Shark fins and manta ray gills found for sale in stores and markets in Vancouver and in China just a few years ago belonged mainly to species that are now listed as at-risk and banned for trade, DNA testing shows.

Researchers led by Dirk Steinke at the University of Guelph found that 71 per cent of more than 100 samples tested belonged to species that are considered at risk of extinction, including the whale shark, the largest fish in the world. It has been listed as "vulnerable" by the International Union of Conservation since 2003.

China Luxury Blues

Shark fins are traditionally made into soup that is served as an expensive delicacy - it can cost more than $100 per bowl - at Chinese banquets for special occasions such as weddings. (Kin Cheung/Associated Press)

Shark fins are traditionally made into soup that is served as an expensive delicacy — it can cost more than $100 per bowl — at Chinese banquets for special occasions such as weddings.

Manta and mobula ray gill rakers, thin filaments that the animals use to filter food from the water, are used in traditional Chinese medicine. According to the conservation group Manta Ray of Hope, they are promoted as a cure for ailments ranging from chickenpox to cancer in some Chinese communities.

But about a quarter of about 1,000 shark and ray species around the world are threatened, largely due to overfishing, according to the International Union for the Conservation of Nature (IUCN). 

Shark finning is also banned in some countries such as Canada because it involves removing the fin from a live shark and throwing the rest of the animal back in the water to die a slow death.

Steinke said he and his colleagues started the research after hearing reports about threatened species being fished, and after being approached by the Vancouver Animal Defence League, which had concerns that the shark fins were sold locally.

"We got curious for Canadians, especially in Vancouver," he said. He added that Canada is the largest importer of shark fins outside southeast Asia. According to Statistics Canada, in 2016, Canada imported 140,750 kilograms of shark fins worth $3.08 million. 

'They're not cheap'

In 2011 and 2012, University of Guelph researchers and volunteers from the Vancouver Animal Defense League collected 71 dried shark fins from Vancouver stores and markets.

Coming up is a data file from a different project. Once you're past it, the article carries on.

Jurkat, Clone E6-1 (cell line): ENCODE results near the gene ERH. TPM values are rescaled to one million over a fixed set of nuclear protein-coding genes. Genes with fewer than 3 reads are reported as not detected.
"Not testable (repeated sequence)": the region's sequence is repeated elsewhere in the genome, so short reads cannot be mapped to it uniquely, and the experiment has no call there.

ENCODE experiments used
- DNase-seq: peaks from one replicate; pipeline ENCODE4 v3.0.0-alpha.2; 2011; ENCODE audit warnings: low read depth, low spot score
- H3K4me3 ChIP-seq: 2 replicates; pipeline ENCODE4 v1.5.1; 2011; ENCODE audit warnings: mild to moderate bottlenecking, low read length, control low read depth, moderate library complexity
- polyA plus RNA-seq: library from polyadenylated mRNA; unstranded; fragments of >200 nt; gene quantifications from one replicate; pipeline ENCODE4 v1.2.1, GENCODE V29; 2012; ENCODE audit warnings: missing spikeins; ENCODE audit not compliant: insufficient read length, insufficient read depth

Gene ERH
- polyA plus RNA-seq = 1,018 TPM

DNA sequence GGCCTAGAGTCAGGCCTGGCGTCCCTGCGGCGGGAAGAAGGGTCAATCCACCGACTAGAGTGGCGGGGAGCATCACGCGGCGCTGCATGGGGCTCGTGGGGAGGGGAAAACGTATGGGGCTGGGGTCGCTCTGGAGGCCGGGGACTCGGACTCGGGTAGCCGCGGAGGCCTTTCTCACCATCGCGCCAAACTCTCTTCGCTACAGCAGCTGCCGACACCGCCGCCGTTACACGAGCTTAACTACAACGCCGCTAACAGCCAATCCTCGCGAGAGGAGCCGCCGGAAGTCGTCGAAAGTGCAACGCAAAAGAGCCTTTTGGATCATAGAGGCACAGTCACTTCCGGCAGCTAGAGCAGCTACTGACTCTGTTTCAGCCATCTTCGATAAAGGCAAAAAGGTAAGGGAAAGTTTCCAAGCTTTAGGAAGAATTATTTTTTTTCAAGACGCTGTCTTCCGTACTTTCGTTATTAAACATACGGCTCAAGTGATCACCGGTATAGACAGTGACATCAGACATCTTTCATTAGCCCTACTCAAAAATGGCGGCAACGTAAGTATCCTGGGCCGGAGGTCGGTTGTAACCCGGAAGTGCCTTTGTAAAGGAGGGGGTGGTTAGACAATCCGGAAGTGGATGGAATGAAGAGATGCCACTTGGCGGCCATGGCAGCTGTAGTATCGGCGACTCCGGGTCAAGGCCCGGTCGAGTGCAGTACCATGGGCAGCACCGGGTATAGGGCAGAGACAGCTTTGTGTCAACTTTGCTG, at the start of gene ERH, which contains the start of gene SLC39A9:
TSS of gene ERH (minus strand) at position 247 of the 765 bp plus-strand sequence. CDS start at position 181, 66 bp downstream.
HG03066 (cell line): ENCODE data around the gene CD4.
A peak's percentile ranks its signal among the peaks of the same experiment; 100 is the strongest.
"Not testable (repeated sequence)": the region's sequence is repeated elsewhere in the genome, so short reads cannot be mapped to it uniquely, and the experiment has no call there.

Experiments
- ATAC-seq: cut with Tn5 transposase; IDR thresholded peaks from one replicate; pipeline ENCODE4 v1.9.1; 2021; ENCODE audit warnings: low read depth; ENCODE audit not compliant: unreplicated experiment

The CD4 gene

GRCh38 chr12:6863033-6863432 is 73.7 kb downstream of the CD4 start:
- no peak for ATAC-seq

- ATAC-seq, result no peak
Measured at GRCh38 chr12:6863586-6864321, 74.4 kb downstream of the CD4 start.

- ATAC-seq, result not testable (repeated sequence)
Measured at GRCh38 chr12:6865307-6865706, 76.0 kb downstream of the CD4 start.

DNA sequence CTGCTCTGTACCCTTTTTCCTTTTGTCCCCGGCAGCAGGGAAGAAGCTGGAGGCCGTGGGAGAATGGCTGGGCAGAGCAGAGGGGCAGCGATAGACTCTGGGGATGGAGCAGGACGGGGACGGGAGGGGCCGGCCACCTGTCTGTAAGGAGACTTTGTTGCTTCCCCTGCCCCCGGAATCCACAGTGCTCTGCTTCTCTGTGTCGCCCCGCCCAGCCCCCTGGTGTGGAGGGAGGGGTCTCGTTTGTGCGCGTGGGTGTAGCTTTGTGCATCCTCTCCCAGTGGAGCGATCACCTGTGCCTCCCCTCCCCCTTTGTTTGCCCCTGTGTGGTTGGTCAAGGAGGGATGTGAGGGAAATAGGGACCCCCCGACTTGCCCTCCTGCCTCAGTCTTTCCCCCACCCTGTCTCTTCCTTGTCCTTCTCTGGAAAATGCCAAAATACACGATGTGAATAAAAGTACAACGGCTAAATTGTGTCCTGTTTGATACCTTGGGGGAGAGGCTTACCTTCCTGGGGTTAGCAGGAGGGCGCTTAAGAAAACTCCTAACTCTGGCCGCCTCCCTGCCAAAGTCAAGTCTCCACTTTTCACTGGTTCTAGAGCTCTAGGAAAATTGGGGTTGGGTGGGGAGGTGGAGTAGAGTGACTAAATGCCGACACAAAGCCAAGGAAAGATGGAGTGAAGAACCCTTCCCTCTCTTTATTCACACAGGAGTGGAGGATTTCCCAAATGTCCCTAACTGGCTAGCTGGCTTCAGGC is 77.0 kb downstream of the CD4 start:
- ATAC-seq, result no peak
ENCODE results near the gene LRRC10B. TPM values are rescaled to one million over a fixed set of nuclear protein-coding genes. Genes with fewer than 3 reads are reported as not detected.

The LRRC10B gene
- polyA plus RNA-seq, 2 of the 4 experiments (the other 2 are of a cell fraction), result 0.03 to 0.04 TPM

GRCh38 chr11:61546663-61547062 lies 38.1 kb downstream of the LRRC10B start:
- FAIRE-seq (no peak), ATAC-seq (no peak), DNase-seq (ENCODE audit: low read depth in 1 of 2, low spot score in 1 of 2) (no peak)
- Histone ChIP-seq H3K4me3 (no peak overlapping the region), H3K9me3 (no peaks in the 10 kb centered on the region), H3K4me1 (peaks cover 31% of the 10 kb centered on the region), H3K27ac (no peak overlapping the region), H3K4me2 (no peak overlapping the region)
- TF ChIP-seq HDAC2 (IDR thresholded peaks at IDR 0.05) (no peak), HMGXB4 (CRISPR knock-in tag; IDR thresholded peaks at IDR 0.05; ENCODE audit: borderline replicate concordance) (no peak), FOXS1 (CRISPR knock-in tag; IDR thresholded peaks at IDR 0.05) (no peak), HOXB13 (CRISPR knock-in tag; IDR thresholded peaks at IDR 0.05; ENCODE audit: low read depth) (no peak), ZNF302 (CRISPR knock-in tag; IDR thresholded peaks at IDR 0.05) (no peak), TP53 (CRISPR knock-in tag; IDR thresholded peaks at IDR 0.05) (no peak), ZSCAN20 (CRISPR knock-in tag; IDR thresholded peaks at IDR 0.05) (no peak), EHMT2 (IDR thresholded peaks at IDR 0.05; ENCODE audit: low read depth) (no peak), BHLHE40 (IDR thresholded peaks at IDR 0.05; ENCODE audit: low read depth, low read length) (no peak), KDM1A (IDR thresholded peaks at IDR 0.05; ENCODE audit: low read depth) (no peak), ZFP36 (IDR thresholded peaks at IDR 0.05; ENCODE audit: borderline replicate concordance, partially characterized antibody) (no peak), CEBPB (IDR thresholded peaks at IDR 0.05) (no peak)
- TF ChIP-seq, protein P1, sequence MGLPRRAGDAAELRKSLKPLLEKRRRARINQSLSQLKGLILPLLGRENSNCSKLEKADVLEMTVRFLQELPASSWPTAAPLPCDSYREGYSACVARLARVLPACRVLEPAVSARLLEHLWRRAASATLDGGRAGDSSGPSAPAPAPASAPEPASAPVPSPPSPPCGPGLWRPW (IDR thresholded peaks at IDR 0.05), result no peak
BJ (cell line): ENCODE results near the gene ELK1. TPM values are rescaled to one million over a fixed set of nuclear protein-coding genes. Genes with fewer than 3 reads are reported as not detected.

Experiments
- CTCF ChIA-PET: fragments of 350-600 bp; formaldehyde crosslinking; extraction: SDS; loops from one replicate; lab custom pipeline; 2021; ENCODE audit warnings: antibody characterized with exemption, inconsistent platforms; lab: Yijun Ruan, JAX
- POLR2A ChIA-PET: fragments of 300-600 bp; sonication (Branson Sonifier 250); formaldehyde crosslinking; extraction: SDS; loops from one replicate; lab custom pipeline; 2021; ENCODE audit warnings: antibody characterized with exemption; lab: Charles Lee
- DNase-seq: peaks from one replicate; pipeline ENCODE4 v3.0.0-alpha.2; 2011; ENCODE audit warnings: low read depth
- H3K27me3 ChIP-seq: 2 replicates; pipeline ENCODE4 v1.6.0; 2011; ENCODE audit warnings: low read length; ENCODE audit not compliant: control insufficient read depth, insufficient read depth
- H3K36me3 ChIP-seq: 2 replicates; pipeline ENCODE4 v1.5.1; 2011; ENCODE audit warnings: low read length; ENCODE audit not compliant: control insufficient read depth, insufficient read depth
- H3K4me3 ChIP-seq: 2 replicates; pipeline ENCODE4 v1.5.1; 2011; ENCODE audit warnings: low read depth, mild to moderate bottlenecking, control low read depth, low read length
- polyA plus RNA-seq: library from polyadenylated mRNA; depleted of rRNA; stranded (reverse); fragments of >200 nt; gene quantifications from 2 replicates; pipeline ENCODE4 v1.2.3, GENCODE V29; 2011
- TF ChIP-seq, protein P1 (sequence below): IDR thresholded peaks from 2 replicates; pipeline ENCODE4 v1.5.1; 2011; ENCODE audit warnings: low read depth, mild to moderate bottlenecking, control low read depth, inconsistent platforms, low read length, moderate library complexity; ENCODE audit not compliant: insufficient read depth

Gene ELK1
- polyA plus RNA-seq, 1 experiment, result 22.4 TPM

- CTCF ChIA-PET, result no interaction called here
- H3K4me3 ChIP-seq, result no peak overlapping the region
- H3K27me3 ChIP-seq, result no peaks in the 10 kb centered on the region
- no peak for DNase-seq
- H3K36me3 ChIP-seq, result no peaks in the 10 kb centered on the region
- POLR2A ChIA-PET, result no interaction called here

"It took them awhile to get the money together because they're not cheap," Steinke said.

Meanwhile, Scientists working with the Save Our Seas Shark Research Centre at Nova Southeastern University obtained 54 ray gill plates from Hong Kong and mainland China.
Indonesia Protecting Mantas

In this Oct. 18, 2011 photo, manta ray swims in the water, off Raja Ampat islands, Indonesia. Manta and mobula ray gill rakers, thin filaments that the animals use to filter food from the water, are used in traditional Chinese medicine. (Herman Harsoyo/Associated Press)

The samples were analyzed using a technique developed at the University of Guelph called DNA barcoding. The method allows individual species to be identified from small pieces of DNA. 

Steinke said the technique for drying shark fins for sale actually helps preserve the DNA, making the testing relatively simple — as long as the fins haven't already been turned into soup.

The testing found 20 species of sharks and five species of rays. Of those species, 56 per cent are on the IUCN Red List as endangered or vulnerable, while 24 per cent are near threatened. 

Trade, import bans

Seven of the shark species and all five of the ray species are banned from international trade under the Convention on International Trade in Endangered Species. The start of the trade bans mostly began between 2014 and 2017, after the samples were collected.

"However, the confirmed occurrence of these species' body parts in recent trade suggests ongoing market demands," the researchers wrote.

The proportion of threatened species is high considering that that three quarters of sharks and rays are not considered threatened with extinction — and the fact that Canada bans the import of fins of at-risk shark species.

Steinke said that's "very frustrating, although not unexpected," given that rarer types of fins are worth more.


Shark fins, which cost between $366 and $489 Cdn. per pound, are on display inside a dried seafood store in Hong Kong, January 2, 2013. The price varies with the size and type of the fin. (Bobby Yip/Reuters)

He added that authorities don't have the resources to enforce laws about shark fins on a large scale, especially since there's no way to tell simply by looking what kind of dried shark fin you've come across. 

Even if someone is caught and fined occasionally, shark fins are so valuable that selling illegal species "might overall still pay off," Steinke said.

DNA testing — which now costs as little as $10 a sample, but can take several weeks — may make enforcement easier, he added.

Steinke hopes the research will raise public awareness about the issue.

"If demand goes down because people get more aware and say, 'I don't want to be a part of this' … the market gets a hit."

He also hopes it might encourage politicians to ban shark fins on a larger scale. Shark fins are banned in more than a dozen municipalities across the country, but a private member's bills pushing for a federal ban failed in 2013 and  in 2016.

The research was funded by the Government of Canada, the Alfred P. Sloan Foundation, the Save Our Seas Foundation and the Guy Harvey Ocean Foundation.